March 23, 2011 at 5:52 pm

2010 Census

Detroit's population falls 25%, Bing wants recount

Mayor Bing addresses census findings
Mayor Bing addresses census findings: 2010 Census undercounted Detroit residents, mayor says

Detroit lost a quarter of its population in the past decade, a historic exodus creating enormous economic, logistical and political headaches for an already reeling city.

Census figures released Tuesday pegged Motown's population at 713,777 — its lowest population in a century.

Once the fourth-largest city in the United States, Detroit now is 18th, below Columbus, Ohio, and just ahead of Memphis. The 237,493 who left Michigan's largest city would themselves make up the state's second-largest city. The loss alone is comparable to the populations of medium-sized cities such as Orlando, Fla., and Madison, Wis.

Michigan was the only state to lose population in the decade, falling 54,000 to 9,883,640. Wayne County as a whole lost more than 11 percent of its population; Oakland County held steady, and Macomb County grew by almost 7 percent. Livingston County jumped 15 percent.

In 1960, Detroit accounted for 44 percent of the Metro area's population; by 2010, Detroit made up only 18 percent.

Detroit loses more than stature. The depopulation — the equivalent of a busload of Detroiters leaving the city every day for 10 years — means the city will lose millions in state funds.

It likely will lose Senate and House seats in Lansing. Laws written specifically for Detroit may have to be rewritten so the city still qualifies.

The record-setting hemorrhage is likely to complicate Mayor Dave Bing's efforts to reinvent the city.

And the bleeding won't stop soon.

"Until people are comfortable with the school system, until insurance rates and taxes are lower, until people feel there's a value to living in Detroit, people are going to continue to leave," said demographer Kurt Metzger. "I thought the bottom would be 725,000, and we're already below that. Maybe we're going to go down to 675,000 before we stabilize."

Detroit has been losing people since 1950, when its population peaked at 1.8 million. Demographers and city officials had expected the city to shrink again when 2010 census figures were released, but the scope of the decline stunned even the experts.

"That's lower than anything I could have imagined," Metzger said. "This makes it even more critical to figure out what's going on in the city."

Among big cities, only New Orleans lost a larger percentage of its population, the result of Hurricane Katrina. Detroit's loss wasn't from a natural disaster, but an economic storm. A decade-long recession, double-digit unemployment rates and a foreclosure crisis that left thousands of homes abandoned combined to push more people out of the city.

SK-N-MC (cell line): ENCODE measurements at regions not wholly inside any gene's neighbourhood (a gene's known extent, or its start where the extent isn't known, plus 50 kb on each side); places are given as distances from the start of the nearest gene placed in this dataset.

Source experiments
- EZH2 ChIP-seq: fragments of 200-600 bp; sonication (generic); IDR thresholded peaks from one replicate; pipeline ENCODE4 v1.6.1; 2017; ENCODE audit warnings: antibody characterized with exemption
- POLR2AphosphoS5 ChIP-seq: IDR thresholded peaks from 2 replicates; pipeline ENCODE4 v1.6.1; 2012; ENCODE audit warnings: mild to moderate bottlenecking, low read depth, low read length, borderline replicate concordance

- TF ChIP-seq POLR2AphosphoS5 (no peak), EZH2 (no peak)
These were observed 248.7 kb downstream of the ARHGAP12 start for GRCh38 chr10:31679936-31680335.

"People were tired of lack of services," Metzger said. "They wanted to be able to shop in their neighborhood and feel safe."

A decade of change

Middle-class whites had been moving to Detroit's sprawling suburbs for a half-century. Middle-class African-Americans followed, beginning in the 1990s, Metzger said. When housing prices plummeted in recent years, more Detroiters could afford to flee.

"It's the crime, the insurance rates, it's so overwhelming for people trying to be legal and honest and work and live in the city," said Darryl Gaddy, 44, who was born and raised in East Detroit and recently moved to Harper Woods.

Gaddy is the minister of Victory Fellowship Church on the city's east side. "We do a lot of community work," he said. "But the community has gotten so bad, while I still serve the community, I can't live in it.

"It saddens me because I know the possibilities and the opportunities that exist. But investment left the city."

Oakland County's black population grew 35 percent, while Macomb County's grew a whopping 240 percent.

Eastpointe's black population grew five-fold in the decade; St. Clair Shores and Warren's black populations grew about four-fold.

Charilyn Goolsby, 45, left the city in 2009 with her 15-year-old daughter for Southfield. Between crime, City Hall corruption, insurance costs and schools, "it just got to be too much," Goolsby said.

"Detroit just got too messy for me," said Goolsby, a business consultant. "I was not getting the benefits of those tax dollars. The city services are poor and I could not use the school system. And you look at the cost of living and the corruption, we had to leave."

Detroit lost 44 percent of its white residents, and 24 percent of its black residents. The Hispanic population was stable. Detroit now has about the same number of white residents as St. Clair Shores.